What Organizations License Window Installers?
No contractor should touch a home remodel without an up-to-date license. Contractors know this. That’s why many choose to display their license number on their van or truck, to clear the air up-front about licensing. So what exactly does a window license entail?
Window installers, like any other building contractor, must have a license to perform work. These licenses are issued by state and are typically only valid within that state. Homeowners should be sure to question a contractor with an out-of-state builder’s license. This does not necessarily mean that the license is invalid, but it’s worth an inquiry.
Window contractors in your state will most likely have a General Construction license, and that is fine. There may be separate licenses for glass experts; they change out glass panes only or do other specialized work. Specialized licenses are available for trades like plumbing, electrical, and perhaps painting. A contractor may have more than one license. Note that in most cases, a contractor must qualify for a general license before pursuing a specialized license. More specific credentials are available for contractors who specialize in window installation. Look into certifications for window installers from organizations like the American Window and Door Institute (AWDI).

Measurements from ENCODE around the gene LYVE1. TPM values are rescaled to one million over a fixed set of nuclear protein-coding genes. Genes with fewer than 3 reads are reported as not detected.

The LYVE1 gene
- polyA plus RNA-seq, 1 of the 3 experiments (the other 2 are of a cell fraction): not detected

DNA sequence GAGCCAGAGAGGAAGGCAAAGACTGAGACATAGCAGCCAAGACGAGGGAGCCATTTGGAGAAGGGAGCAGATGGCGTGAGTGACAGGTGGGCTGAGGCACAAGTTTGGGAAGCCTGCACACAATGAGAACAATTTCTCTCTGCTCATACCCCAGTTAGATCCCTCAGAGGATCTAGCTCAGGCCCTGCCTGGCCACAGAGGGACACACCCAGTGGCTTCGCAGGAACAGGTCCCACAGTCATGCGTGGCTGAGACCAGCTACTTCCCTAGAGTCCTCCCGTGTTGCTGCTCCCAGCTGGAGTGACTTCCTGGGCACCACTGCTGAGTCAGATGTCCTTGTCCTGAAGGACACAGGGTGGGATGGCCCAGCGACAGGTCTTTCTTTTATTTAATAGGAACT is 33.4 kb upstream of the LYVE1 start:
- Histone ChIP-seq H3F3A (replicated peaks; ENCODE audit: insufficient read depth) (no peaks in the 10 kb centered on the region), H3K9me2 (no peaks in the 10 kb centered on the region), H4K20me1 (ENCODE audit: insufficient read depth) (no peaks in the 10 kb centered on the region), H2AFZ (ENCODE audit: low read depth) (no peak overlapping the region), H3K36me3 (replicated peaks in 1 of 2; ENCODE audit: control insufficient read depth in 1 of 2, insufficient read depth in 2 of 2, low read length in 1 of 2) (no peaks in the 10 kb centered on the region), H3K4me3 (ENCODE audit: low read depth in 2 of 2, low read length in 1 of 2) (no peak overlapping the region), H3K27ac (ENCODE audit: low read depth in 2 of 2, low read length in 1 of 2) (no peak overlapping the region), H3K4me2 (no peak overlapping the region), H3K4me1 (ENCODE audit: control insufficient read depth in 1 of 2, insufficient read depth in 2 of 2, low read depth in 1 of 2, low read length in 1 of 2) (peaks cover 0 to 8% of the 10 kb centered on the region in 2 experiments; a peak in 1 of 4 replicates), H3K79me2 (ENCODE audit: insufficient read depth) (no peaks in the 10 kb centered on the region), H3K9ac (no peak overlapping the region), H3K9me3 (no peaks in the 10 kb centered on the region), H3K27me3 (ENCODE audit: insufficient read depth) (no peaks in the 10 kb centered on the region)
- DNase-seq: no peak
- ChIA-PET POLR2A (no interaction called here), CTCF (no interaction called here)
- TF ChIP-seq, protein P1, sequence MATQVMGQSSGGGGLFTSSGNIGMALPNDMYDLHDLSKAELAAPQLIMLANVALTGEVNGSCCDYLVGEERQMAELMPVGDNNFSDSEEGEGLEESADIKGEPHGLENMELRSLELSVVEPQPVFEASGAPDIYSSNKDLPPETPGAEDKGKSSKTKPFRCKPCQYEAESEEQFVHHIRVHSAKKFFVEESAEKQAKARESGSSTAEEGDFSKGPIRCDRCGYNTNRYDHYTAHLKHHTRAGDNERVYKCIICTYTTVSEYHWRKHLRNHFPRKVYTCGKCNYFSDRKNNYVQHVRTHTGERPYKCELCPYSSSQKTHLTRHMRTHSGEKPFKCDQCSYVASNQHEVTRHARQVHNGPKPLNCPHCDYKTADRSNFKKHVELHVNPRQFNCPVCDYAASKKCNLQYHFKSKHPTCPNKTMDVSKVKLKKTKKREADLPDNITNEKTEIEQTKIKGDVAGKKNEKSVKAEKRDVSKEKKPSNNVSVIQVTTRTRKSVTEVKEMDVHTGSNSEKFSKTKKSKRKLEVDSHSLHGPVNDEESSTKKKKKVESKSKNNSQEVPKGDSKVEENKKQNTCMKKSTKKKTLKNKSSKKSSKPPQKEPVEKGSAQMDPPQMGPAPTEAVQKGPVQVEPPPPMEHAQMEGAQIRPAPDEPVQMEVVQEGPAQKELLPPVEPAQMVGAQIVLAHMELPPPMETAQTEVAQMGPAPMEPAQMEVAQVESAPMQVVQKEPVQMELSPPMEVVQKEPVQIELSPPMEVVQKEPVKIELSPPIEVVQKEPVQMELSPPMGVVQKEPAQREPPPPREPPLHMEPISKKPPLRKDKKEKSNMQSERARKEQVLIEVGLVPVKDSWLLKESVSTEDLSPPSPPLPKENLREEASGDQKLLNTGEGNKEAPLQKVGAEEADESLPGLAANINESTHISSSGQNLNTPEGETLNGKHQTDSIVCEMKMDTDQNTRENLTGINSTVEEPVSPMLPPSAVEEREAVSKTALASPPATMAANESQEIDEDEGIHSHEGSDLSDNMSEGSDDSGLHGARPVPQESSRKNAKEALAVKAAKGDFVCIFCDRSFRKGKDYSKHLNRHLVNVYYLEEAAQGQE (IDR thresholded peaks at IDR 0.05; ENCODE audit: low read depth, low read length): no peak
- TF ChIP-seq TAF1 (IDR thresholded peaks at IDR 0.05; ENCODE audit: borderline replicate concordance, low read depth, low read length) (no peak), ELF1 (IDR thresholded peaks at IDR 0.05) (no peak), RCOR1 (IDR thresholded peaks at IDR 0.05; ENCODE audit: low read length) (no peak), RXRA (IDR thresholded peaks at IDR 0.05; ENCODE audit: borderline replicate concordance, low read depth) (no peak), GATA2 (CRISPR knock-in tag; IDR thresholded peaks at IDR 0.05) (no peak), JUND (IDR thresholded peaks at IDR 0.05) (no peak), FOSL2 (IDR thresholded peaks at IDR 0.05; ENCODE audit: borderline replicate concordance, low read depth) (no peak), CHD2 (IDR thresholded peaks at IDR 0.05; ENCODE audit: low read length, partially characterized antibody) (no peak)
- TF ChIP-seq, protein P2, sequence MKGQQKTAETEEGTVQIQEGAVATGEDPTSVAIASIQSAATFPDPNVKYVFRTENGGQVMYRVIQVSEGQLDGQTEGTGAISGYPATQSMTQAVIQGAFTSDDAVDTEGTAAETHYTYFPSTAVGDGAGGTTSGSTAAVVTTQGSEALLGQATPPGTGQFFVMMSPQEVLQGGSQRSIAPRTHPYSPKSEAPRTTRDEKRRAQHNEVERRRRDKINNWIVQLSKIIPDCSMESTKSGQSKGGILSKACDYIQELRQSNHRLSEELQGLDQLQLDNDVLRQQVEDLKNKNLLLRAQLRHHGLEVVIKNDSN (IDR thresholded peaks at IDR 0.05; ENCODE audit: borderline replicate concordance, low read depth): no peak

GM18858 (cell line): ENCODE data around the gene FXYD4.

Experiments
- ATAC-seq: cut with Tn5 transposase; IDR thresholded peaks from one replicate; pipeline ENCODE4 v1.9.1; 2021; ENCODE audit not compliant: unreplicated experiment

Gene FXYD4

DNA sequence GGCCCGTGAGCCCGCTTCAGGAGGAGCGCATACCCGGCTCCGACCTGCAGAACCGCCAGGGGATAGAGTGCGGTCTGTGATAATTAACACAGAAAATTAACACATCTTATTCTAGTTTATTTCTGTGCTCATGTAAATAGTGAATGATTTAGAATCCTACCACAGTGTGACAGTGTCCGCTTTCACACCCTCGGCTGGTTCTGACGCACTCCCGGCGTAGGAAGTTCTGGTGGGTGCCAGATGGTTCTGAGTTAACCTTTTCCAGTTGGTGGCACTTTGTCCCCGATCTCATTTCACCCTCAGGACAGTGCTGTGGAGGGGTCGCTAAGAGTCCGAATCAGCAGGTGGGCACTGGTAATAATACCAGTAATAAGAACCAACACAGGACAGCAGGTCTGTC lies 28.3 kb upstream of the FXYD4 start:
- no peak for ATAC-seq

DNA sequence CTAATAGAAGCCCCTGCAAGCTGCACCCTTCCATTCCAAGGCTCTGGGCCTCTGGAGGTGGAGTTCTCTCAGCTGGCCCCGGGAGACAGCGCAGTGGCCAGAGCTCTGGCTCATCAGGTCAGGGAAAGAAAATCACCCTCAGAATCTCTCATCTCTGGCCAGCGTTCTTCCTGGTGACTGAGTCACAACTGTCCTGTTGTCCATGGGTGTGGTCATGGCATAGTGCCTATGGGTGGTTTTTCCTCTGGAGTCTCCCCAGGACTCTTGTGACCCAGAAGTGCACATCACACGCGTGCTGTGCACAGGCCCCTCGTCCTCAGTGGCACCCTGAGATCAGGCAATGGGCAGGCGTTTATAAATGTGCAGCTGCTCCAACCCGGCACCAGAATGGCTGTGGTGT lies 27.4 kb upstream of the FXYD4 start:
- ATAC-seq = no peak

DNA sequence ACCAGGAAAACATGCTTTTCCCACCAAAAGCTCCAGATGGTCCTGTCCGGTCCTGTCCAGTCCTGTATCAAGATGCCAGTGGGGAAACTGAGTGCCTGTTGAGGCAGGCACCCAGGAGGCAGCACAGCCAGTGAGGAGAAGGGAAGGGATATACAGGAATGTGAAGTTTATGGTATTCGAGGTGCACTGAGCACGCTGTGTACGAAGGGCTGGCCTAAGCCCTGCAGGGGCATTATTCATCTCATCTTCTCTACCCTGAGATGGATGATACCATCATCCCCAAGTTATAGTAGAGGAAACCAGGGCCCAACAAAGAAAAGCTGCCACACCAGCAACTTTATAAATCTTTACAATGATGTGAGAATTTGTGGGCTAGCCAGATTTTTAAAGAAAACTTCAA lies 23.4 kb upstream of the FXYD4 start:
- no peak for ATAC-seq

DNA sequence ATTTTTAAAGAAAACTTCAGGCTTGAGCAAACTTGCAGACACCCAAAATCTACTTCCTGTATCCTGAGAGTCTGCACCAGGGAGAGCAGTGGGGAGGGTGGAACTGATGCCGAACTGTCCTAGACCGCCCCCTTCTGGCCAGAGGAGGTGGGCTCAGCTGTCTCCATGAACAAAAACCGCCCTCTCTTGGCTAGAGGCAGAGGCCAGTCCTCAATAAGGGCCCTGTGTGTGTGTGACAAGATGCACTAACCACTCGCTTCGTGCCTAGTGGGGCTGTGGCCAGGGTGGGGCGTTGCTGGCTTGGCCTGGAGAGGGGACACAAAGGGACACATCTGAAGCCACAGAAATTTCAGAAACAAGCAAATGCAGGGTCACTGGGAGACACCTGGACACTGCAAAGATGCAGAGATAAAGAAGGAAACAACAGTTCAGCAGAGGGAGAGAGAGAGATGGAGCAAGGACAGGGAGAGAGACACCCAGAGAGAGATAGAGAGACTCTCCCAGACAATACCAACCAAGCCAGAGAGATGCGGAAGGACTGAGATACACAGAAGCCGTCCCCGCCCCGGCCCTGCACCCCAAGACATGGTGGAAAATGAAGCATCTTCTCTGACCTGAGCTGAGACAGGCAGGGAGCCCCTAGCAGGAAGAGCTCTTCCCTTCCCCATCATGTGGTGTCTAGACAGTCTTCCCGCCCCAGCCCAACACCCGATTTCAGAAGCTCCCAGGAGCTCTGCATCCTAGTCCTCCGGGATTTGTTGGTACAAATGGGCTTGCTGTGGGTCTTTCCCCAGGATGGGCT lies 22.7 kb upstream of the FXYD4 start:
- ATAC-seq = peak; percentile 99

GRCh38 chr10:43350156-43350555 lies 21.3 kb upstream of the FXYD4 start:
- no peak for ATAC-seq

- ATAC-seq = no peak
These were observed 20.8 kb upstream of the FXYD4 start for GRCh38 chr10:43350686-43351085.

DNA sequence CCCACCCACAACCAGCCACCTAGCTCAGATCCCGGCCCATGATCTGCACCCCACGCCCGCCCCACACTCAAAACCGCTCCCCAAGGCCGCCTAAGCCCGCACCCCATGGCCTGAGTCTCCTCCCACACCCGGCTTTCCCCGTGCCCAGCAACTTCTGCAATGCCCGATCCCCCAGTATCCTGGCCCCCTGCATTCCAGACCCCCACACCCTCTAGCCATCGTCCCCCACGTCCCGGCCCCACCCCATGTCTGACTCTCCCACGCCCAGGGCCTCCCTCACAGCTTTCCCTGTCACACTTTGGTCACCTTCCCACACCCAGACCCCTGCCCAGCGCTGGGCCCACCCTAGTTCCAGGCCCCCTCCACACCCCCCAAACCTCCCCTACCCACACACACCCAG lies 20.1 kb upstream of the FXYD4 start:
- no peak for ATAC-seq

In order to obtain a contractor’s license from their state, an installer must demonstrate knowledge, experience and expertise in construction. A licensed contractor will have at least a state-set amount of previous experience, knowledge of construction law in the state, and will have been tested for skills in their trade.
Some states also require a contractor to pay a state license bond.
Window installers are likely to need a separate business license as well. This is a requirement in many states, counties and cities, and simply gives the contractor the right to own and operate a business in that state or municipality. It also lets the homeowner know that their contractor is registered and monitored by the state. Rules and regulations regarding business licenses will vary depending on city, country or state laws.
On that note, many states also require a business owner to pay a license bond. This is a surety bond that acts as a monetary safety net for clients, employees and vendors. If a contractor violates State License Law, the state license board will discipline the contractor, but will not cover outstanding debts to employees or material vendors. That is what the bond is for. Contractors must renew bonds in the same way they renew contractor licenses, but not to the same entity.
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